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Tuesday, 28 August 2012

From Elegies of the Far North


 View from Bárrás, Finnmark Fylke, Norway (II): photo by Villie Miettinnen, 4 September 2006

Who, if you cried out, would hear you in this village of the stone deaf
and eternally benumbed? Would they, to humour you
in your bewildered questionings, interrupt their rude
drinking games, their gropings in the violent dark of the cottages? and even if one
of the maids of the village, caught up in the solitude
which holds in its gentle palm the space around you at every moment of this world, her rustic

dirndl stained by the splashed droppings of the cattle she so lovingly tends, were to 
leave off early from the labours of the husky barn
and press you against her breast heart: you would be consumed
in that overwhelming existence. 




O that meeting with the girl in the rustic dirndl,
"'Tis a consummation devoutly to be wished."


light coming into sky above black plane
of ridge, silver of planet above branch
in foreground, wave sounding in channel

more than person present in,
“to see means to know”

play of substance, thoughts
in which, may be more

silver of sunlight reflected in channel,
wingspan of gull gilding toward horizon

TC said...


Such fits of sublimation have we known!

“to see means to know”

TC said...

In case anyone should detect, er, faint and distant echoes, wafting over the mountaintops much as soft wisps of cloud, of the Duino Elegies...

Well, to be fair to Rilke, the Rilke Phenomenon, like any other chamber-poet celebrity cult (we have them nowadays too of course), was not his fault. Not entirely. A lot was projected upon him. And who could say no to it?

"In his last years, and after his death in 1926, Rilke became the dubious beneficiary of German literary criticism, a kind of writing that (with rare and honorable exceptions) was less a criticism than a celebration, intuitive in method and overblown in rhetoric, a making and staking of grandiose claims, a kind of writing mired in sensibility and pseudo-philosophical mystery-making. Rilke, as Walter Muschg has caustically but justly said, became ' the idol of a generation without men.' The publication of his letters, 'most of them written, with violet ink, to ladies,' called forth a 'herd of male and female enthusiasts -- Schwärmer und Schwärmerinnen,' until at last 'the Rilke-fever grew into a world-wide fanatical sect.'...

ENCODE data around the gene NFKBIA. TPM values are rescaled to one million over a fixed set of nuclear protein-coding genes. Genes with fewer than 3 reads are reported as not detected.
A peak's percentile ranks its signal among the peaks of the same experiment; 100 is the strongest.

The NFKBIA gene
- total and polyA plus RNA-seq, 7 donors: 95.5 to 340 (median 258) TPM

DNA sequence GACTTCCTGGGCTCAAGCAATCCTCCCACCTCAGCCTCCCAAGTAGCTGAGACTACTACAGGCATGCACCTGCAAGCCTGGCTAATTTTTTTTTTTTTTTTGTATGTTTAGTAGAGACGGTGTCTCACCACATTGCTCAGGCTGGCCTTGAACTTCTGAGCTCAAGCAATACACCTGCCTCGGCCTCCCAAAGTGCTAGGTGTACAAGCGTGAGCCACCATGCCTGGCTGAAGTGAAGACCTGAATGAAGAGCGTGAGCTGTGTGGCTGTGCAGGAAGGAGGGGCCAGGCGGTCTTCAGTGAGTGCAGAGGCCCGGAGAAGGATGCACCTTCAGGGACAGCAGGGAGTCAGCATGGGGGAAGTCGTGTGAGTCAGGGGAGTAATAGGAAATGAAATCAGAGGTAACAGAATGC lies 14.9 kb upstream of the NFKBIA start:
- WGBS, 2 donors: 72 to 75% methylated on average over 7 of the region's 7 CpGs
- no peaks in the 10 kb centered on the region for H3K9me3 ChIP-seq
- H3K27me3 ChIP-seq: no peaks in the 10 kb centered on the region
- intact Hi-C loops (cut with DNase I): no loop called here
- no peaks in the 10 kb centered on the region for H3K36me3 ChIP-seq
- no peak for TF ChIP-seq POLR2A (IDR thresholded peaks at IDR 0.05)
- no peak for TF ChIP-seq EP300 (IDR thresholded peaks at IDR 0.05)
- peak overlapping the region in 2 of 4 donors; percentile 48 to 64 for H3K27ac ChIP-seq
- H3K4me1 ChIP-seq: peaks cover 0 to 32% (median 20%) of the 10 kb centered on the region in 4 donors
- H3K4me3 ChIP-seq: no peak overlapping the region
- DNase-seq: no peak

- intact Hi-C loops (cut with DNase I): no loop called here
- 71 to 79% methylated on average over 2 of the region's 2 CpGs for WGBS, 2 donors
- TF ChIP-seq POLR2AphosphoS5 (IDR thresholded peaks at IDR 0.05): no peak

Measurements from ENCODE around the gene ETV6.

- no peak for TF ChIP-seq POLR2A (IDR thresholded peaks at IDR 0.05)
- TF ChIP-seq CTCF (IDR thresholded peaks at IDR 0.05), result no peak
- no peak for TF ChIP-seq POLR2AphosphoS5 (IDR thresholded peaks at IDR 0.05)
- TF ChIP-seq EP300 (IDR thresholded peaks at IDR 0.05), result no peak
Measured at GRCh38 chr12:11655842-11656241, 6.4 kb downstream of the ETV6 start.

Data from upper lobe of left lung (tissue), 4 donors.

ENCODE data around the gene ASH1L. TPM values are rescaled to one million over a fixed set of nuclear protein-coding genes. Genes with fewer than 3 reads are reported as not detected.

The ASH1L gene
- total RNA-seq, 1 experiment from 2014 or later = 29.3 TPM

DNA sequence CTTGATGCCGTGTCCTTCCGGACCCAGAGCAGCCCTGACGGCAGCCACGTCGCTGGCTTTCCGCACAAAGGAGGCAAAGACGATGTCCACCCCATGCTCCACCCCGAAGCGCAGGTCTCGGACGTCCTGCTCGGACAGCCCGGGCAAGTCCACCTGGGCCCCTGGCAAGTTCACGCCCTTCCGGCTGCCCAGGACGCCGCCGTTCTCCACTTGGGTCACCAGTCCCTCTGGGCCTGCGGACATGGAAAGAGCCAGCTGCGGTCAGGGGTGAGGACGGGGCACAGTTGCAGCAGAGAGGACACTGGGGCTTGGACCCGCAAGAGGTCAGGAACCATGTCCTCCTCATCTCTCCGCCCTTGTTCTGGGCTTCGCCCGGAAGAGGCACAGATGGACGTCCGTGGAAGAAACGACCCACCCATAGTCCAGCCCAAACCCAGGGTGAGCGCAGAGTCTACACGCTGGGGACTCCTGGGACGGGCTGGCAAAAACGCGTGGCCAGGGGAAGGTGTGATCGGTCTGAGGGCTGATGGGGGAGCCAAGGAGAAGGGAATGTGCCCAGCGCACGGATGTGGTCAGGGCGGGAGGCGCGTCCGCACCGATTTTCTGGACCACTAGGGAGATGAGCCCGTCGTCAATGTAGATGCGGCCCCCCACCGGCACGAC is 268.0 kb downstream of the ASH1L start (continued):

"To Rilke's credit it must be said that he was the most reluctant of prophets, and when he issued warnings to his correspondents, he was not adopting the seductive pose that seeks to attract while appearing to repel; he was being faithful to his own convictions. He was besieged by letters from strangers. 'What letters!' he wrote to a friend in the summer of 1921. 'There are so many people who expect from me -- I don't know quite what -- help, advice; from me, who finds himself so perplexed before the pressing urgencies of life! And even though I know they deceive themselves, that they are mistaken -- still I feel ( and I don't think it's out of vanity!) tempted to communicate some of my experiences to them -- some fruits of my long solitude.'"

-- Peter Gay, Weimar Culture

Susan Kay Anderson said...

Focus: berries

They didn't need
to talk about me
it was in their looks
as I trudged with the rugs
washed with goat soap
in the icy lake
we brought them back
they said my legs were pretty
I knew I should hide them
my most useful items
in my toolkit
my basket woven
of the best grasses
twigs I could search for
it was not enough to please them
it would not be what I remembered
it was the rounded loaves
the fish baked inside
litle roosters it was called

TC said...

Jah, the village life, it is good. Maybe. Some of the time anyway. Laundry chores ease up in winter. Lake frozen. Wear same clothes all winter. Phew!

Susan Kay Anderson said...

"...the space around you at every moment of this world..."

This is somewhat of a comfort
at a high price
the price of freedom
just try to break
the routine
just you try it

after the war

That's what draws me to them
their wild scatchings
and then they sing out
beat hips punk da
da they dare

larry white said...

"this village of the stone deaf
and eternally benumbed"

I know this and do not damn it.
We are consumed together.

Scott Keeney said...

Susan: A less oblique response: your poems are wonderful. Stephen's, too, slivering silver of sunlight, but I was aware of Stephen's work, yours has arrived out of some pleasant blind spot. Rare to find poems in comment streams that aren't annoyances, and yours are far from that.

Susan Kay Anderson said...

Whatever happens in the Far North stays in the Far North.
Thanks so much for the compliment, Scott Keeney. It means a lot to me, plus, to meet you in this beautiful place means that these blog comments are now sacred space (although they are quite cyber) too.